EUR/USD Forecast March 30-April 3 – Euro Soars on Broad Dollar Weakness

EUR/USD had an excellent week, climbing 4.6 percent and breaking above the 1.14 level. There are eight events in the upcoming week. Here is an outlook at the highlights and an updated technical analysis for EUR/USD. 
Eurozone Services PMIs were dismal in March, as initial releases pointed to sharp contraction. Germany came in at 34.5, France slowed to 29.0 and the all-eurozone PMI came in at 28.4 points. All three were well below expectations. The manufacturing PMIs were stronger, but all came in below the 50-level, which separates expansion from contraction.
The U.S. dollar was broadly lower last week, following a staggering figure for unemployment claims, which hit 3.2 million. This was due to the shutdown of many factories and businesses across the country. The ISM Manufacturing PMI dipped to 49.2 in March, down from 50.8 a month earlier. It marked the first contraction since August. Elsewhere, durable goods orders in February were a mix. The headline figure jumped 1.2%, up from -0.2% a month earlier. However, the core reading declined by 0.6%, compared to a gain of 0.9% in February. GDP for Q4 showed a 2.1% in the third estimate, confirming the previous estimate.

EUR/USD daily chart with support and resistance lines on it. Click to enlarge:

  1. German Preliminary CPI: All Day. German inflation came in at 0.4% in February, matching the forecast. The estimate for the initial March reading stands at 0.0%.
  2. Spanish Flash CPI: Monday, 8:00. Consumer inflation in the eurozone’s fourth-largest economy slowed to 0.8% in February, down from 1.1% a month earlier. The downtrend is expected to continue in March with a forecast of 0.6%.
  3. French Consumer Spending: Tuesday, 6:45. Consumer spending fell sharply in January, with a decline of 1.1%, compared to -0.3% in December. Another weak reading is expected, with an estimate of -0.7%.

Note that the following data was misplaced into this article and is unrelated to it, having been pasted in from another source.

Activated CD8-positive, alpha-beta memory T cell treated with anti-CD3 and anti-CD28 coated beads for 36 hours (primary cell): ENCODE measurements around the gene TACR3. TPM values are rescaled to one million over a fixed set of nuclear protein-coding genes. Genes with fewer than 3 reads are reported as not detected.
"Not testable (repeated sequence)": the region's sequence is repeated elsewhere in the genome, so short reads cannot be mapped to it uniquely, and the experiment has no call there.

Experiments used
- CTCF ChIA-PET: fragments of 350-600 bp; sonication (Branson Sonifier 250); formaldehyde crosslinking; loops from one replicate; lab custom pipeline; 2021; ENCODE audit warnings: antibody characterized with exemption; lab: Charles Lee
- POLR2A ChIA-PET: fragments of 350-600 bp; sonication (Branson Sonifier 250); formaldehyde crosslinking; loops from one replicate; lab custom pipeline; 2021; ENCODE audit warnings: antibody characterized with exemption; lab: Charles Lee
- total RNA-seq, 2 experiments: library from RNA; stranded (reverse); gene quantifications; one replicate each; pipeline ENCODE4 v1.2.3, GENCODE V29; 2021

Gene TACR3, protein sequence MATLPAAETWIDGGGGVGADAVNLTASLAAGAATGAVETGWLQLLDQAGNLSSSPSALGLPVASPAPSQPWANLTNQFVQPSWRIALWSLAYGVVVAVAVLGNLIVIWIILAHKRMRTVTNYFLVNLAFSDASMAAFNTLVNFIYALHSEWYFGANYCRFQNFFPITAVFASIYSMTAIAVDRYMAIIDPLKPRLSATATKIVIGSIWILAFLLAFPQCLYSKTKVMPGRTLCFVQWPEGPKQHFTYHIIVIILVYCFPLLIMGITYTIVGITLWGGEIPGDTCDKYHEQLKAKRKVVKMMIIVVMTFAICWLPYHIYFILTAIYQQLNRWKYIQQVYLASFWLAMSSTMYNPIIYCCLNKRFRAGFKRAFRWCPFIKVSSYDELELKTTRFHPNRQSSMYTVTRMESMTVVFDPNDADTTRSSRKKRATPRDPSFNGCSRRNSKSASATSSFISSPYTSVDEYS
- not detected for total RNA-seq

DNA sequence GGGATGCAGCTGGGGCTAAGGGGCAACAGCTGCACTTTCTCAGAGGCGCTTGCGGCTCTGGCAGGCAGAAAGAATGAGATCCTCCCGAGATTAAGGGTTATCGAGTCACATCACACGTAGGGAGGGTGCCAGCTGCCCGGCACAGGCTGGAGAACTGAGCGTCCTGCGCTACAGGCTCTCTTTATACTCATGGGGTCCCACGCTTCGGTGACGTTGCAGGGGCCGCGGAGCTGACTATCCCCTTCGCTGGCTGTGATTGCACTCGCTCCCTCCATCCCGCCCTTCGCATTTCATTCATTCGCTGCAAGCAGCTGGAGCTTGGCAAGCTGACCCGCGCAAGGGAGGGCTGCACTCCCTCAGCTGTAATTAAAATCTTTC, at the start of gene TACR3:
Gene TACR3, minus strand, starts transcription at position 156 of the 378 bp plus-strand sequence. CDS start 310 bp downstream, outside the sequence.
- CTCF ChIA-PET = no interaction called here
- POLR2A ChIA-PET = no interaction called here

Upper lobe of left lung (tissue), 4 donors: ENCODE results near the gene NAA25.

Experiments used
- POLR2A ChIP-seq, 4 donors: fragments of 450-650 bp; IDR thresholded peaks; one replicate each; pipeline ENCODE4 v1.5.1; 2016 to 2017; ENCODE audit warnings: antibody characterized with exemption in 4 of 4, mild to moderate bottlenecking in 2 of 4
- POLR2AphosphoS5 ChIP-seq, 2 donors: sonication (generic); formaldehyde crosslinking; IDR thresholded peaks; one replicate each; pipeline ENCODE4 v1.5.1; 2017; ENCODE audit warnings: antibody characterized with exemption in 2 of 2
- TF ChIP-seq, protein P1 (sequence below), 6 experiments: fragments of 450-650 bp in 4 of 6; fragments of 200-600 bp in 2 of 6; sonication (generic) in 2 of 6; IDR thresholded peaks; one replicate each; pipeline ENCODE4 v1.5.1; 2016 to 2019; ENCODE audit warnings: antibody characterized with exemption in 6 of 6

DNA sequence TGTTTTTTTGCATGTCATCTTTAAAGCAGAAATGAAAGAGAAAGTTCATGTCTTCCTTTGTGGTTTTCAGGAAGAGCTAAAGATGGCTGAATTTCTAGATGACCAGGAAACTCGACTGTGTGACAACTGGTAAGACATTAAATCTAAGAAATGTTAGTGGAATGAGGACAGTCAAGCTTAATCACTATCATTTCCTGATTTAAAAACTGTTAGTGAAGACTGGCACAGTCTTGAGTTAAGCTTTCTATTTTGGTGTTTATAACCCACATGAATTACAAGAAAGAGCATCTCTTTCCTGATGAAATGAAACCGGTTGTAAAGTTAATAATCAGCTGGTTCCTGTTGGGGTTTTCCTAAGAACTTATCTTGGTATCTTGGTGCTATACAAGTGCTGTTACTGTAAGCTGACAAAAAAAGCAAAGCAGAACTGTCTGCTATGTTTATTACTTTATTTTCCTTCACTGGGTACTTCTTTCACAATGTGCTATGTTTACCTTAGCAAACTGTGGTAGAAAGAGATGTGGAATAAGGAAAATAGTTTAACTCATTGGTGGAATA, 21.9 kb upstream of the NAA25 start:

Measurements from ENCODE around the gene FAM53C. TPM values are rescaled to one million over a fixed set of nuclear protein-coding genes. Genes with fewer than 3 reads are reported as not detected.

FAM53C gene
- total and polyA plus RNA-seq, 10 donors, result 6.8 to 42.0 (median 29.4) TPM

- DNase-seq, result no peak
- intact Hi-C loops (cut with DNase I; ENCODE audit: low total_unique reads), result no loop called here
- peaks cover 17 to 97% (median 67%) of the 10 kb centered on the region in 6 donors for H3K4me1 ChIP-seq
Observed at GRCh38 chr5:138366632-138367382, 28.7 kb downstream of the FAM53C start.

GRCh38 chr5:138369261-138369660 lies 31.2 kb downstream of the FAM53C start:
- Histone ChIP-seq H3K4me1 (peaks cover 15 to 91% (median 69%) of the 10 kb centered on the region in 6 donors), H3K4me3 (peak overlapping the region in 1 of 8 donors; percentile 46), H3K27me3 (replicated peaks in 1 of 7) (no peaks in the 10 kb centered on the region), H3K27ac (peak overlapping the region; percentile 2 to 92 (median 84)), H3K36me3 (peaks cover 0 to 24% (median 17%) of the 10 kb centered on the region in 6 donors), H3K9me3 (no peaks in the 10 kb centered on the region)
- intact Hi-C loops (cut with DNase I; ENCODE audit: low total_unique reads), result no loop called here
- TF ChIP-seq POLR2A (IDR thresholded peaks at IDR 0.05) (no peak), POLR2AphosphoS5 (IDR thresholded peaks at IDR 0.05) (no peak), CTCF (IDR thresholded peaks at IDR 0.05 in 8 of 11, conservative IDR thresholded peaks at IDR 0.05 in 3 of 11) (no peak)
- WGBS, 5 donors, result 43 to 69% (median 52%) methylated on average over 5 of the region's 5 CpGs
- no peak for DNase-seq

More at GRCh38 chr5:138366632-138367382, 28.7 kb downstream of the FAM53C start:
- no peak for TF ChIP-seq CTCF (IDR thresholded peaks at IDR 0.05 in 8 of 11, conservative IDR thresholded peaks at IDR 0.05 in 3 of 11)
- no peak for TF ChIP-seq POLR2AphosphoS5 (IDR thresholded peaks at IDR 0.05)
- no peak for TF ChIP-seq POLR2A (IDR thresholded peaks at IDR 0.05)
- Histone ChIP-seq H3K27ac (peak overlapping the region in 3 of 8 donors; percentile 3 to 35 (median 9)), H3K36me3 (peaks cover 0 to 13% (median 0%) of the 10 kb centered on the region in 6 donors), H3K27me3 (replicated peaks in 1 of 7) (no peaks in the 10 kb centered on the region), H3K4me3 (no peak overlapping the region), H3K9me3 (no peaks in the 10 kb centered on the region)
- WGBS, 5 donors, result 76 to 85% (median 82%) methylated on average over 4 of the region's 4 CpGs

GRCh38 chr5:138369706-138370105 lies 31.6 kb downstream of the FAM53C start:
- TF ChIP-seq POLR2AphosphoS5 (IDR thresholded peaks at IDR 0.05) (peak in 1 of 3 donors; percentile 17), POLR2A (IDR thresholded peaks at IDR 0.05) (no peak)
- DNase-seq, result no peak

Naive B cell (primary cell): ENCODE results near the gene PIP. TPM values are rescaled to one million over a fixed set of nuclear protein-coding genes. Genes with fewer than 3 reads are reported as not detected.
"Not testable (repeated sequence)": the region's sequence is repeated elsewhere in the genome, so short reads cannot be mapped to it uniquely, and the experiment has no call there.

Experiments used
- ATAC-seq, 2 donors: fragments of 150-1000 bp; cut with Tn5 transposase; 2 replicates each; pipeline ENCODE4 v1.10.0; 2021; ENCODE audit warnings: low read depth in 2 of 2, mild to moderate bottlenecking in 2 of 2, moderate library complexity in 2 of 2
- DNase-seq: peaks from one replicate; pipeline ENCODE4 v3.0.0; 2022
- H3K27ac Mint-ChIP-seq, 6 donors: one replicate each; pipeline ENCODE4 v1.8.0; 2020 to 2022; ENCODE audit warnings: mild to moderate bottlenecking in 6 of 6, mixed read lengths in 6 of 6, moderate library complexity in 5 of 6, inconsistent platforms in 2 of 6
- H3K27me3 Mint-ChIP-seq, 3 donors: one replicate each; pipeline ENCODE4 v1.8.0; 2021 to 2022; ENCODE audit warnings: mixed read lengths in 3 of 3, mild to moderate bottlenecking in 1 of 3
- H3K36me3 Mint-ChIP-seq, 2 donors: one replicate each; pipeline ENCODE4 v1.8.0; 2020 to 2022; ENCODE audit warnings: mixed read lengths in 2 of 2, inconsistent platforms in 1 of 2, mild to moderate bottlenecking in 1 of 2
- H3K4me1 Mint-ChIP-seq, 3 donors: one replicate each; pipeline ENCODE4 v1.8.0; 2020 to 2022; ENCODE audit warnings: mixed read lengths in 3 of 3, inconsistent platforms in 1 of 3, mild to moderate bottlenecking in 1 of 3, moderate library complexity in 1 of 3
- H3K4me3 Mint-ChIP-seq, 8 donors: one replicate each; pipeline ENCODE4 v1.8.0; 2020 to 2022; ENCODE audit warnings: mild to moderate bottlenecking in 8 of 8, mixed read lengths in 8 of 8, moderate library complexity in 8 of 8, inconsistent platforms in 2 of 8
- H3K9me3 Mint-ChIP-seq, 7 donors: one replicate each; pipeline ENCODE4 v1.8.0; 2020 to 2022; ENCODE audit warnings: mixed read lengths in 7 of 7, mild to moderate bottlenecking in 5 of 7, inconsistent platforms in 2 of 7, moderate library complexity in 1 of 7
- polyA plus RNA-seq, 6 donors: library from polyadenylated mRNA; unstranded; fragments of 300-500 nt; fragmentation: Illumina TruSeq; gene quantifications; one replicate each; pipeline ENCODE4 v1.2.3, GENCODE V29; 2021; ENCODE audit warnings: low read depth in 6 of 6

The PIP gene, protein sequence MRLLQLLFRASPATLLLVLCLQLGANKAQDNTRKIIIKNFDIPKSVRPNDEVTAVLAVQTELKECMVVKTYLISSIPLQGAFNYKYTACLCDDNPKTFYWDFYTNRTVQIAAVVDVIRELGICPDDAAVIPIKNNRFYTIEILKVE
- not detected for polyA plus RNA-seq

4. Eurozone Inflation: Tuesday, 9:00. The final reading for January CPI came in 1.2%, confirming the initial estimate. The initial estimate for March stands at 0.8%.
  5. German Retail Sales: Wednesday, 7:00. Retail sales rebounded in January with a gain of 0.9%, after falling 3.3% in December. A small gain of 0.2% is projected for February.
  6. Manufacturing PMIs: Wednesday: 7:15 for Spain, 7:45 for Italy, final French figure at 7:50, final German one at 7:55, and final euro-zone number at 8:00. In the initial readings, France fell to 42.9, Germany slipped to 45.7 and the all-eurozone PMI slowed to 42.9 points. However, all three PMIs beat their estimates. The final readings are expected to confirm the initial releases.
  7. Services PMIs: Friday, 7:15 for Spain, 7:45 for Italy, final French figure at 7:50, final German one at 7:55, and final euro-zone number at 8:00. The services PMIs plunged in March – Germany fell to 34.5, France slowed to 29.0, while the all-eurozone PMI slipped to 28.4 points. All three readings point to sharp contraction and were well below expectations. The final readings are expected to conform to the initial releases.
  8. Eurozone Retail Sales: Friday, 9:00. Retail sales rebounded in January with a gain of 0.6%, after a decline of 1.6% in December. Analysts are braced for a weak gain of 0.1% in the upcoming release.


EUR/USD Technical analysis

Technical lines from top to bottom:

With EUR/USD posting sharp gains last week, we start at higher levels:

1.1435 was tested in resistance in mid-March.

1.1290 (mentioned last week) is next. is protecting the round number of 1.1300.

1.1215 is next.

1.1119 is an immediate support level.

1.1025 has some breathing room in support.

1.0900 follows.

1.0825 is the final support level for now.


I remain bearish on EUR/USD

The dollar continues to be a magnet for investors during the current crisis. Although the dollar did have an off-week due to a dismal jobless claims report, the outlook for the dollar remains positive.

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About Author

Kenny Fisher - Senior Writer A native of Toronto, Canada, Kenneth worked for seven years in the marketing and trading departments at Bendix, a foreign exchange company in Toronto. Kenneth is also a lawyer, and has extensive experience as an editor and writer.

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